Four cloud migration mistakes you do not want to make
As if there weren’t already enough mistakes IT teams could make, enterprise developers are innovating new ways to mess things up on the cloud. Here’s the four of the most common cloud-related slip-ups.
More than 90 percent of businesses are using some form of cloud technology. That’s the word from Virtualization Review, reporting on a recent cloud computing study. Though getting from local stacks to cloud-based alternatives isn’t always easy. Here are four of the most common migration mistakes — and how you can avoid them.
1. The similarity slip-up
Not all clouds are created equal. However, this isn’t always apparent — big providers and small vendors alike trumpet their own unique take on cloud services, giving companies the impression that at the core, cloud services are virtually identical. As a result, businesses often select vendors based on their reputation or sheer size but don’t consider the specific nature of the cloud offering.
As noted by eWeek, for example, some clouds make excellent testing environments while others are suitable for high-performance enterprise workloads. Public clouds offer scalable resources at a low cost — great for companies just getting started and with limited IT budgets — while private clouds are the better choice to safeguard sensitive data such as health care information or strategic corporate documents. Avoiding this mistake means developing a cloud migration plan that addresses specific operational needs by leveraging best-fit providers.
2. The all-in adoption
Next on the list of cloud migration mistakes is going all in and moving every application and service your company owns to the cloud. While this may seem like an efficient use of resources, there are some apps that simply don’t belong in the cloud; legacy software and mission-critical code top the list.
What’s more, moving everything to the cloud comes with the specter of risk — what if your cloud provider goes under or isn’t willing to play nice with other vendors when you decide to switch cloud services? There’s a simple answer: Start small and only move what you need. Rushing to the cloud won’t drive ROI.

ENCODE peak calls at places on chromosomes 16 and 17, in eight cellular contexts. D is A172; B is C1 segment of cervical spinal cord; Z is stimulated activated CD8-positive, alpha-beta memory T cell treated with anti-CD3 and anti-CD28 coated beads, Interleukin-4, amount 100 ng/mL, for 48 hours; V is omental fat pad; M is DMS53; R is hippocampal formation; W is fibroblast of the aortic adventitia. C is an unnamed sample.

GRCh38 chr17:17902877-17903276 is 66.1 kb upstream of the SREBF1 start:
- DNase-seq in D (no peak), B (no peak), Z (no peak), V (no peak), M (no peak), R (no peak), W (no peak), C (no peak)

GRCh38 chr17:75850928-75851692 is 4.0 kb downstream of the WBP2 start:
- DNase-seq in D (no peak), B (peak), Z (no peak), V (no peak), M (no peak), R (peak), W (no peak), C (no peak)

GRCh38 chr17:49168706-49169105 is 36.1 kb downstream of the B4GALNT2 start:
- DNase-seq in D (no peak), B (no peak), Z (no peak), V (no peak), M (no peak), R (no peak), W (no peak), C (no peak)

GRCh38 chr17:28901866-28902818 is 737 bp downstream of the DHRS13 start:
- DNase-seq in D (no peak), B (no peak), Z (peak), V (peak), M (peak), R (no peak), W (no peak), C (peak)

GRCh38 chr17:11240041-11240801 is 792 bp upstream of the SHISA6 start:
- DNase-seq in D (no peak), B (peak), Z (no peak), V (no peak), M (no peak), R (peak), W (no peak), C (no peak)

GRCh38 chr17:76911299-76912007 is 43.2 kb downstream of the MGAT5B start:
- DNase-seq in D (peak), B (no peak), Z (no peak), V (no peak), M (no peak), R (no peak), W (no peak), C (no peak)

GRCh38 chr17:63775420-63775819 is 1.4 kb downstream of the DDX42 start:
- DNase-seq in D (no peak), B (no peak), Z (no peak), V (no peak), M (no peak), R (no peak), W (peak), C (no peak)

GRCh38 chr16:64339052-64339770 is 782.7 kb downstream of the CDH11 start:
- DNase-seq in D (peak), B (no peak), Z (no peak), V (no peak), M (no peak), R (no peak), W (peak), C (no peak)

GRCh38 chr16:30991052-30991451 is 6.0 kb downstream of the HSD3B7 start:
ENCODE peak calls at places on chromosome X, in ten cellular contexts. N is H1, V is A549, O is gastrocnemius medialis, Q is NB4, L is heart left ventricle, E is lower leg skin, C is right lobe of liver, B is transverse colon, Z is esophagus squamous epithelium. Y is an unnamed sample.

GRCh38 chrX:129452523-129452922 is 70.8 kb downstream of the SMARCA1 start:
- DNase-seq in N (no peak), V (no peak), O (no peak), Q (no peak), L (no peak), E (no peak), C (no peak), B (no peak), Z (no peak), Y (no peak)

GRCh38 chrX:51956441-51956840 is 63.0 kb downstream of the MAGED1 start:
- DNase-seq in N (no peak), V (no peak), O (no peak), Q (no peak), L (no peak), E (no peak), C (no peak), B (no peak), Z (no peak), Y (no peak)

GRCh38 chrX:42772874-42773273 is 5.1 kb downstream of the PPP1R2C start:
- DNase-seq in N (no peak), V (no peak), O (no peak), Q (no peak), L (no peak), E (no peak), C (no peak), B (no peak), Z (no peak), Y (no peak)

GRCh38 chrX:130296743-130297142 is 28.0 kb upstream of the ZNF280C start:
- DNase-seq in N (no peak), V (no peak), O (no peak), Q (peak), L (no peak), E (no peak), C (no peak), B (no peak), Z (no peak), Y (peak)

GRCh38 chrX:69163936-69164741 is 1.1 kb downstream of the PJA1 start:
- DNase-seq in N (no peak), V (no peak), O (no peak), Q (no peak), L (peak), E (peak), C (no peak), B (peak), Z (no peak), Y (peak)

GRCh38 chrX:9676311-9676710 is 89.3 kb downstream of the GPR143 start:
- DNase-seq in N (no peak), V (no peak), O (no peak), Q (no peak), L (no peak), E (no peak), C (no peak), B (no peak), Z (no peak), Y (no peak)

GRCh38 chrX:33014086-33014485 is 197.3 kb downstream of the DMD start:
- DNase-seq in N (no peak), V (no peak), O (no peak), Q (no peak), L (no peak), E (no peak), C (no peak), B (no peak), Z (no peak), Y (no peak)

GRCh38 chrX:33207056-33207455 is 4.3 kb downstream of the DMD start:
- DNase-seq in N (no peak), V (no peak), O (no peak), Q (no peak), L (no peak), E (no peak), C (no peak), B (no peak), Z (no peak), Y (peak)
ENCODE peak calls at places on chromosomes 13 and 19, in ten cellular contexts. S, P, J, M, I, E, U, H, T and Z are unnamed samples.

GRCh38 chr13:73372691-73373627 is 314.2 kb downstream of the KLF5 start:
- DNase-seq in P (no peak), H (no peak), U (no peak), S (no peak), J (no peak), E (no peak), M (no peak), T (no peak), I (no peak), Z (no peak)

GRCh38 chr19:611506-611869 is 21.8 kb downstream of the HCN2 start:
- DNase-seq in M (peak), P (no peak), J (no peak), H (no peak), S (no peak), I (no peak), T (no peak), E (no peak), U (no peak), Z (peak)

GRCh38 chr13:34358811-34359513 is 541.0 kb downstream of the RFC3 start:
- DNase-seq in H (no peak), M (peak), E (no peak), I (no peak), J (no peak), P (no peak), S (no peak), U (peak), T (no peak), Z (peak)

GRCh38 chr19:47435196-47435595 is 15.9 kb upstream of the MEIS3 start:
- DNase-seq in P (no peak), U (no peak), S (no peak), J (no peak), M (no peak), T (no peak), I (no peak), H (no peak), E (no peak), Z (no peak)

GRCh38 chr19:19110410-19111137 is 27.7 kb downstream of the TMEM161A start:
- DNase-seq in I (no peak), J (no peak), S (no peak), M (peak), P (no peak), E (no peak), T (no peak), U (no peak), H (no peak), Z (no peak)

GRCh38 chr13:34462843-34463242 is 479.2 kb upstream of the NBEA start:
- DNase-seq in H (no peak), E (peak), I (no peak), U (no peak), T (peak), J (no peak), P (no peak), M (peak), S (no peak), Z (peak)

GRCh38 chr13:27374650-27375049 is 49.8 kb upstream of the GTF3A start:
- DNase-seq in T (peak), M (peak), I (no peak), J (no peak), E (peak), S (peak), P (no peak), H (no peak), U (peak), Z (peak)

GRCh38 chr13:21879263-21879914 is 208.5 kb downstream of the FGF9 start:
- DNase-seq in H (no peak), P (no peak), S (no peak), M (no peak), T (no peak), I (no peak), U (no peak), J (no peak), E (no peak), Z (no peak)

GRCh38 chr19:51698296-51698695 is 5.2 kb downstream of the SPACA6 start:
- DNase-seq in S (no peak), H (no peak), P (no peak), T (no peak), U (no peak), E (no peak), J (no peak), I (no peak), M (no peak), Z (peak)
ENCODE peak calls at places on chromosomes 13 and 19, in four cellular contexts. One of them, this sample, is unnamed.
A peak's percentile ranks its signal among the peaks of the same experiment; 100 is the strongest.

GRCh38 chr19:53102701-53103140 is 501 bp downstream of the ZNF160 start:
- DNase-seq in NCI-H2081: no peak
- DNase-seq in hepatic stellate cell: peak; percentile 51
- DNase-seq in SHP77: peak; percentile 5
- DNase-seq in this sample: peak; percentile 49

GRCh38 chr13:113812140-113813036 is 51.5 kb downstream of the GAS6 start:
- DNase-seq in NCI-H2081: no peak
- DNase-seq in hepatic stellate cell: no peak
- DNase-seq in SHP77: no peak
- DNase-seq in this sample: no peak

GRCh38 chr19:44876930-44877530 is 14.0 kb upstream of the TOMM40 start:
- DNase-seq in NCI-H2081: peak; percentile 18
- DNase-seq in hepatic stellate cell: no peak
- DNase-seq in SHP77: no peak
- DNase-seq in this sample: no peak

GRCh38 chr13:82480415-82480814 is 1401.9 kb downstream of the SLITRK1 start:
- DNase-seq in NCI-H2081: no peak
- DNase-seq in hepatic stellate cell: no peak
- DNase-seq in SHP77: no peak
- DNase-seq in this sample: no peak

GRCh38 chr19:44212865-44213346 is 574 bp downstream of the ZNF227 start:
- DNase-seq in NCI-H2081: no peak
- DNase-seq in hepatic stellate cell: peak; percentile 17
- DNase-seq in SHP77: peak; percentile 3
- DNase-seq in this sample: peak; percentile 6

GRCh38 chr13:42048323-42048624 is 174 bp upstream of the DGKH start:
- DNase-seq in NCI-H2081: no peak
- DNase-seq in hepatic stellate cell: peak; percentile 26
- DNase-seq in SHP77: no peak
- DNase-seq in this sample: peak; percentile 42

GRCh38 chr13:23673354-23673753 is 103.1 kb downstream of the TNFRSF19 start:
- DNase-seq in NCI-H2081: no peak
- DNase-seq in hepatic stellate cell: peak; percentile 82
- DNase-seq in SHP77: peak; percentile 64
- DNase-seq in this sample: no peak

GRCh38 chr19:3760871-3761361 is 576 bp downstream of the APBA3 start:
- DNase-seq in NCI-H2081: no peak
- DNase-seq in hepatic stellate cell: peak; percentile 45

3. The expertise exception
What does your company know about the cloud? Have IT admins received specific training on cloud services, or are they relying on gut feelings and personal experience to manage your new deployment? According to Information World, companies often assume that providers will supply an experienced team of cloud professionals to ensure services are properly managed and resources are efficiently distributed.
While this should always be your expectation, it pays to have someone on the ground who’s familiar not only with local systems, but how cloud resources impact those systems day to day. By spending the time and money to train local IT, companies can ensure their cloud deployment is executed in line with corporate values, best practices and expectations.
4. The cost condition
Cost remains a key driver of cloud adoption. Yet it can also lead to mistakes; many companies assume that cost reductions will happen on day one, and that without the need to maintain and replace hardware, the ongoing costs of cloud computing will more than balance physical spend.
There are several problems with this model: First is the fact that initial costs for consultation, setup and integration with existing systems can be substantial. Second? Over time, money paid to cloud vendors will outstrip spending on hardware. When cost cuts don’t materialize as hoped, many businesses cut and run. To avoid this mistake, think beyond money when it comes to savings — time gained, thanks to automated procedures and reduced IT troubleshooting, is typically more than enough to offset both initial and ongoing spend.
Looking ahead to a cloud migration? Take the time to avoid common mistakes. Don’t buy the line that all clouds are the same, never go all in, always opt for in-house expertise, and don’t get caught by cost controls.